Shareholders meetings are hardly unusual events. But this was no ordinary shareholders meeting. It involved a major Indonesian coal mining concession, and pitted two powerful businesspeople against each other.
One was Nathaniel Rothschild, a member of the Rothschild dynasty, well-established in the commercial worlds of Europe and North America, where the very name Rothschild stirs up images of wealth and power.
The other player is less well-known internationally: the Indonesian businessman Aburizal Bakrie.
Bakrie is one of Indonesia’s most powerful men. He is a major shareholder in (and former chair of) the Bakrie Group, a massive family conglomerate with interests in mining, plantations, education and the media, amongst others. He is also the chair of Golkar, the political party founded during the Suharto regime and for many years the electoral flagbearer for the former president. He is currently Golkar’s candidate for the presidential elections due next year, and already running hard in campaign ads on television.
He is a controversial figure for many Indonesians, and the combination of his political and business interests frequently draw adverse comment. Two years ago, for instance, he effectively brought down the best finance minister Indonesia had seen for decades, Sri Mulyani, in what was widely seen as a dispute over his payment – more accurately, non-payment – of taxes. Not a man you should lightly cross.
How did Bakrie and Rothschild get into business together?
In 2011, Bakrie moved his shareholding of the Indonesian-registered company Bumi Resources, owners of a major coal mining concession, into an investment vehicle set up by Nathaniel Rothschild, and subsequently renamed Bumi plc. Bakrie’s idea was to tap European sources of capital for Bumi Resources, without having to go though the difficult process of listing on the London Stock Exchange. Rothschild would gain access to a valuable coal mining concession in Indonesia, the world’s largest exporter of thermal coal.
Initially, the partnership seems to have worked well. But within a year of its establishment, tension between Bakrie and Rothschild over control of the enterprise became public.
Eventually, Rothschild moved to dismiss the Bakrie-appointed directors from the Bumi board, and Bakrie declared that he had had enough of the whole affair, and had decided to pull out, and to buy back Bumi Resources from Bumi plc.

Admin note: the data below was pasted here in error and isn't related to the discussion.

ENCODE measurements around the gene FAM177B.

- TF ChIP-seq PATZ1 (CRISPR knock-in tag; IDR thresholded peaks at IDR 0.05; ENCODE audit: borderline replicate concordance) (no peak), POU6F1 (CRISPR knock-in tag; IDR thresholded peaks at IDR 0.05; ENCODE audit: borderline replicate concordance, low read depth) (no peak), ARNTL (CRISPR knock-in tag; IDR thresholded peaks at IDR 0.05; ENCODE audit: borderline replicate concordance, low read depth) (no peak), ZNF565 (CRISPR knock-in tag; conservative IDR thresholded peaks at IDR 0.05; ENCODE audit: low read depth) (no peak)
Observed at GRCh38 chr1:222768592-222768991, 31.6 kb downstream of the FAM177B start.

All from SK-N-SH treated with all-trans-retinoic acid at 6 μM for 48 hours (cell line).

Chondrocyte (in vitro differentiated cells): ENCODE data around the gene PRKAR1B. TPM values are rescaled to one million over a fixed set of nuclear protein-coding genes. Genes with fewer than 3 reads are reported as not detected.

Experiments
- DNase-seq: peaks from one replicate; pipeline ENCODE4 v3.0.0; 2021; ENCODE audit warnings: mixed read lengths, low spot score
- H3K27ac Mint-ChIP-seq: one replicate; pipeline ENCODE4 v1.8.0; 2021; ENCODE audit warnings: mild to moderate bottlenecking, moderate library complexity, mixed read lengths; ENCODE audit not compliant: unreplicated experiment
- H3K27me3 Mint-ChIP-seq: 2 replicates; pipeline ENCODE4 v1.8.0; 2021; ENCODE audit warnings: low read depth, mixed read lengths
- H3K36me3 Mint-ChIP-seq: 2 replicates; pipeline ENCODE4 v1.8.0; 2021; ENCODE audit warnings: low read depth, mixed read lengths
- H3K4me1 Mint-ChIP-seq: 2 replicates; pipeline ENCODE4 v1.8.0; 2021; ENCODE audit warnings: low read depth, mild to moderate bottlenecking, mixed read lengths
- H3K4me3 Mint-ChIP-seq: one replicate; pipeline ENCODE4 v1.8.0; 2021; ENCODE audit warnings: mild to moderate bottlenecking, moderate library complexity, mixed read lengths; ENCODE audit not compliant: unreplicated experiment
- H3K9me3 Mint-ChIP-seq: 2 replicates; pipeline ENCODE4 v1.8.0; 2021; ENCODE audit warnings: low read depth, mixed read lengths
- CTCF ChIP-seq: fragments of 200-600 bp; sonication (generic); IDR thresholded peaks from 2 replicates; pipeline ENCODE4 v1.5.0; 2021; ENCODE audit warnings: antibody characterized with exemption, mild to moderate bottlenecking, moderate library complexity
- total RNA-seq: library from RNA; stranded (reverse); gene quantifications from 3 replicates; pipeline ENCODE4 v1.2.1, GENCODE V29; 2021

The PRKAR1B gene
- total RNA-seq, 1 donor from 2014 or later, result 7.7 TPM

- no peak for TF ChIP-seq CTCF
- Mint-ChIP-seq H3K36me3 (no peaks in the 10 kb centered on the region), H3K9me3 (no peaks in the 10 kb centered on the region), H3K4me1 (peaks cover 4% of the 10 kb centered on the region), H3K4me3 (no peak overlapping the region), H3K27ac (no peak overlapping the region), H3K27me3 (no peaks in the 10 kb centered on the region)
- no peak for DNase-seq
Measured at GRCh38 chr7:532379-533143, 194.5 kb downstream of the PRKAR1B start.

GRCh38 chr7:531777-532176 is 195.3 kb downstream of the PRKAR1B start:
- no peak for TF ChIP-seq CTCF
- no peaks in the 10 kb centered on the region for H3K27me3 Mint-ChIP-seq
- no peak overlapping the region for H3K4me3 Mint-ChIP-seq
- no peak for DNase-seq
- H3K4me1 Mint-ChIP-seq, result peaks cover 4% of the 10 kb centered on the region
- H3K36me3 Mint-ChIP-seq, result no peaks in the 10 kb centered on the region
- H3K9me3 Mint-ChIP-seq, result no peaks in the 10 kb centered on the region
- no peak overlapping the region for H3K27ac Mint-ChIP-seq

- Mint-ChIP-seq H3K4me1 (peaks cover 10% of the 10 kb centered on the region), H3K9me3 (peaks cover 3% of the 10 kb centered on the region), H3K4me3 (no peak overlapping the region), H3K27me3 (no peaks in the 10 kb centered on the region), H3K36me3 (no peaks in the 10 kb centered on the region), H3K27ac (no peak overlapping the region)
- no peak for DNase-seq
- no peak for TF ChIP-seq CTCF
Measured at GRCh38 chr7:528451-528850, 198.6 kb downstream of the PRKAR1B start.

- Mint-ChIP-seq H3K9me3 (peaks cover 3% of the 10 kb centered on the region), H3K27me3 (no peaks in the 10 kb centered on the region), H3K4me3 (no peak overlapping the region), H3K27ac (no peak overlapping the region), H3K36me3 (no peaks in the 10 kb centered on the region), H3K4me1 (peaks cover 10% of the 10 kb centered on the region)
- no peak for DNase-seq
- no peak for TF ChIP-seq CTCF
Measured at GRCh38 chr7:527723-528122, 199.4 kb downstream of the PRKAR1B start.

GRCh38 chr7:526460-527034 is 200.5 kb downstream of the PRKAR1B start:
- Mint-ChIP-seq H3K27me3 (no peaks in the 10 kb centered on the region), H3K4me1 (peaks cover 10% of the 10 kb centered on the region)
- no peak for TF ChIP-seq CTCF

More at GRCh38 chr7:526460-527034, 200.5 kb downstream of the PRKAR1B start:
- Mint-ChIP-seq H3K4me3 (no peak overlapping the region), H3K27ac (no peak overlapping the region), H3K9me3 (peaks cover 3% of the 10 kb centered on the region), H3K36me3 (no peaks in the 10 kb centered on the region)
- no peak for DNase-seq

This conflict was further fuelled when the British Takeovers Panel ruled that Bakrie and two other Indonesian corporate shareholders in Bumi plc were acting in concert, and therefore in violation of the Takeovers Act.
The shareholders meeting in London last week came out in favour of Bakrie: only two of Rothschild’s resolutions were passed, and Bakrie remained in control of the majority of directorships of the company. His divestment plan is moving ahead.
Is the conflict fundamentally about corporate governance and "emblematic of institutional investors’ worries about governance of foreign resources firms listed in London” as at least one commentator has suggested – as if only "foreigners” (presumably, non-Brits) are ever guilty of dubious business practices? Or is it really simply a clash between two very wealthy, very strong-willed businessmen over control of a valuable mining asset?
A bit of both, probably, but I suspect primarily the latter.
Any businessperson worth their salt knows that investing in Indonesia is a risky business. Relying on the courts to enforce contract conditions is foolhardy. Contracts stand and fall on the basis of the personal relationships the parties have, with each other and with other business and political players.
Rothschild is an experienced businessman. It is possible that he went in to the deal with Bakrie without knowing the nature of the person he was dealing with. Possible – but unlikely. In any case, it would have taken only a few minutes research to find out that Bakrie has a reputation for being a very canny operator.
Ironically, Rothschild demonstrated he is perfectly well aware of the links between business and politics in Indonesia when he proposed replacing Bakrie in Bumi plc with fellow Indonesian businessman Hashim Djojohadikusumo.
Hashim has business interests ranging from mining to agriculture to nature conservation, and a net worth reputedly just shy of $1 billion.
But he also just happens to be the brother of Prabowo Subianto, former son-in-law of the late President Suharto and currently leader of the Gerindra party and its declared candidate for the 2014 presidential election. Hashim was a co-founder of Gerindra, and still sits on its Board of Trustees.
Perhaps Rothschild simply wanted to bring Hashim’s business experience to Bumi plc.
Perhaps he gave no thought to Hashim’s political connections.
But Rothschild might actually have faced an even bigger problem had he won control of Bumi. There is growing economic nationalism in Indonesia, directed largely at the mining industry. How long a foreign-registered company such as Bumi plc could have continued to mine Indonesian coal is a moot point.
Possibly, in the long term, Rothschild may benefit financially from his loss of control of Bumi.
Colin Brown is an adjunct professor at Griffith University's Griffith Asia Institute.
This story first appeared on The Conversation. Reproduced with permission.